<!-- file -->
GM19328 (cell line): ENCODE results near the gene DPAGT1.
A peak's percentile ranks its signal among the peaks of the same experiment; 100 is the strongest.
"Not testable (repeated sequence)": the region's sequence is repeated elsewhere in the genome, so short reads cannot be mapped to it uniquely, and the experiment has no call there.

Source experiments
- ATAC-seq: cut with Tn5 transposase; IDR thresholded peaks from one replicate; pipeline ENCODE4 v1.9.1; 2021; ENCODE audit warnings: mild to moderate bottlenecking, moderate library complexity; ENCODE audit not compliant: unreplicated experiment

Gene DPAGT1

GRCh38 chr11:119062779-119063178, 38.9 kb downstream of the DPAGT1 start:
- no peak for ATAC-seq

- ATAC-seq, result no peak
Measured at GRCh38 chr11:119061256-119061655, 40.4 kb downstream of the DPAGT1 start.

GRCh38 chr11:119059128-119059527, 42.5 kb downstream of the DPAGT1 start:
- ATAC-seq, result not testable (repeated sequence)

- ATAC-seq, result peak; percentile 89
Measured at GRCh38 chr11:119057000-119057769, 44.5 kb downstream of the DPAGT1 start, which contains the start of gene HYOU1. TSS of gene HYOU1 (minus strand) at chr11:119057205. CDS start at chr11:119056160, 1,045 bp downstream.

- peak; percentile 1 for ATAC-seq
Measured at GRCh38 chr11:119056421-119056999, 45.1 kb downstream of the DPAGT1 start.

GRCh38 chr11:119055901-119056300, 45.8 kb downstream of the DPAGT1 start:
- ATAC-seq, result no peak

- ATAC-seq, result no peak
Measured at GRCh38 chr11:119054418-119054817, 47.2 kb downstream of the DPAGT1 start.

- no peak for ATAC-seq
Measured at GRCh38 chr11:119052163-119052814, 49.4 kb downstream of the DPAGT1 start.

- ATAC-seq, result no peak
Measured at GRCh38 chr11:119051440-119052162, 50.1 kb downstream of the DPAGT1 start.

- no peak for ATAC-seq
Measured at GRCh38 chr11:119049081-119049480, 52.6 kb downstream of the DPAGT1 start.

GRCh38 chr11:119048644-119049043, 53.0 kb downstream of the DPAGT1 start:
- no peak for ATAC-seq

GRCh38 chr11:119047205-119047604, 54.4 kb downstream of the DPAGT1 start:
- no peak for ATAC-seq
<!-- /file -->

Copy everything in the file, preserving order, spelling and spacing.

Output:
GM19328 (cell line): ENCODE results near the gene DPAGT1.
A peak's percentile ranks its signal among the peaks of the same experiment; 100 is the strongest.
"Not testable (repeated sequence)": the region's sequence is repeated elsewhere in the genome, so short reads cannot be mapped to it uniquely, and the experiment has no call there.

Source experiments
- ATAC-seq: cut with Tn5 transposase; IDR thresholded peaks from one replicate; pipeline ENCODE4 v1.9.1; 2021; ENCODE audit warnings: mild to moderate bottlenecking, moderate library complexity; ENCODE audit not compliant: unreplicated experiment

Gene DPAGT1

GRCh38 chr11:119062779-119063178, 38.9 kb downstream of the DPAGT1 start:
- no peak for ATAC-seq

- ATAC-seq, result no peak
Measured at GRCh38 chr11:119061256-119061655, 40.4 kb downstream of the DPAGT1 start.

GRCh38 chr11:119059128-119059527, 42.5 kb downstream of the DPAGT1 start:
- ATAC-seq, result not testable (repeated sequence)

- ATAC-seq, result peak; percentile 89
Measured at GRCh38 chr11:119057000-119057769, 44.5 kb downstream of the DPAGT1 start, which contains the start of gene HYOU1. TSS of gene HYOU1 (minus strand) at chr11:119057205. CDS start at chr11:119056160, 1,045 bp downstream.

- peak; percentile 1 for ATAC-seq
Measured at GRCh38 chr11:119056421-119056999, 45.1 kb downstream of the DPAGT1 start.

GRCh38 chr11:119055901-119056300, 45.8 kb downstream of the DPAGT1 start:
- ATAC-seq, result no peak

- ATAC-seq, result no peak
Measured at GRCh38 chr11:119054418-119054817, 47.2 kb downstream of the DPAGT1 start.

- no peak for ATAC-seq
Measured at GRCh38 chr11:119052163-119052814, 49.4 kb downstream of the DPAGT1 start.

- ATAC-seq, result no peak
Measured at GRCh38 chr11:119051440-119052162, 50.1 kb downstream of the DPAGT1 start.

- no peak for ATAC-seq
Measured at GRCh38 chr11:119049081-119049480, 52.6 kb downstream of the DPAGT1 start.

GRCh38 chr11:119048644-119049043, 53.0 kb downstream of the DPAGT1 start:
- no peak for ATAC-seq

GRCh38 chr11:119047205-119047604, 54.4 kb downstream of the DPAGT1 start:
- no peak for ATAC-seq